- Two ways around this problem come to mind. First, you could simply get into the habit of logging on as a computer administrator every couple of days to update the definitions, then log out and do the rest of your browsing from the limited-access account.
- Alternatively, you may be able to use the "Run as..." command. Try right-clicking on the McAfee program link (either on your desktop or from your Start menu). You should see a pop-up menu of options, starting with "Open". The second option is usually "Run as..." You can use "Run as..." to set the computer to run McAfee in administrator mode, even if you're using a limited-access account. Your mileage may vary, but this method usually works.
It's not really that the antivirus software makers want you to get malware all the time, but they also tend not to make it easy for you to use their software while using those safe computing practices that we so often recommend. So it shouldn't be a surprise that they don't make it easy to update your virus definitions from a limited-access account. But keep using that kind of account anyway -- it's extremely effective at reducing your risk of trouble.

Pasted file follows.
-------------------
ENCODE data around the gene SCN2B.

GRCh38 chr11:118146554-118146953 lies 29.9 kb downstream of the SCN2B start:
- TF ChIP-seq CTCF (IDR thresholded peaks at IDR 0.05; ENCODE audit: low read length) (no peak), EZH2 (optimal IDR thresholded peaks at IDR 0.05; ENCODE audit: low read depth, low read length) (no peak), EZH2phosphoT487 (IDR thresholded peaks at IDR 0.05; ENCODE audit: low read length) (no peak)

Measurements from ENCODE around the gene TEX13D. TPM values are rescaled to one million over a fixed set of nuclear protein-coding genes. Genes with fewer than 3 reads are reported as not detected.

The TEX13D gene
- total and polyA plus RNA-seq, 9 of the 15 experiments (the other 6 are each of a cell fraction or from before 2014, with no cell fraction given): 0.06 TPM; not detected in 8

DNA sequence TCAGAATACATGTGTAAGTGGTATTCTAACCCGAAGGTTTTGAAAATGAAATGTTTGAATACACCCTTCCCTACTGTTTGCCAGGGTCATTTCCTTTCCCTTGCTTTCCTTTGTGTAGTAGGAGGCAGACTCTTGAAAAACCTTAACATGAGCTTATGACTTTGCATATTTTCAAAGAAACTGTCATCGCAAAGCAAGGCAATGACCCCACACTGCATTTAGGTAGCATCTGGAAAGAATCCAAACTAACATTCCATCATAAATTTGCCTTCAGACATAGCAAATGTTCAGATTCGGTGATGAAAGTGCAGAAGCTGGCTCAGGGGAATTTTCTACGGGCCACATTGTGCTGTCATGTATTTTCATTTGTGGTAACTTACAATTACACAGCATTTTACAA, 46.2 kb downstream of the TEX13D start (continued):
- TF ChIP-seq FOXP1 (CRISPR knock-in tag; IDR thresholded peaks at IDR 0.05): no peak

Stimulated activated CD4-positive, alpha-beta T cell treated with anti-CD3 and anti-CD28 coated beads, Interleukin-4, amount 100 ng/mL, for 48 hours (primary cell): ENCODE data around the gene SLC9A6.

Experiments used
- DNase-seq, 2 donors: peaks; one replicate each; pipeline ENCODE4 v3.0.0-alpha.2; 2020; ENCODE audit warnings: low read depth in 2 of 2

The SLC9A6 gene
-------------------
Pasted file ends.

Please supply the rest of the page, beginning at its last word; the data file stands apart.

Keywords in this show: airports • antivirus software • baggage handling • blindness • China • client-based e-mail • construction • corruption • domain names • domain registration • environmental protection • Heathrow • infrastructure • laptops • laptop stands • limited-access accounts • McAfee antivirus • macular degeneration • malware • megacities • Microsoft • operating systems • planned obsolescence • podcasting • social isolation • support services • trademarks • urbanization • vanity domains • viruses • voice recognition • webmail • Windows Vista • Windows XP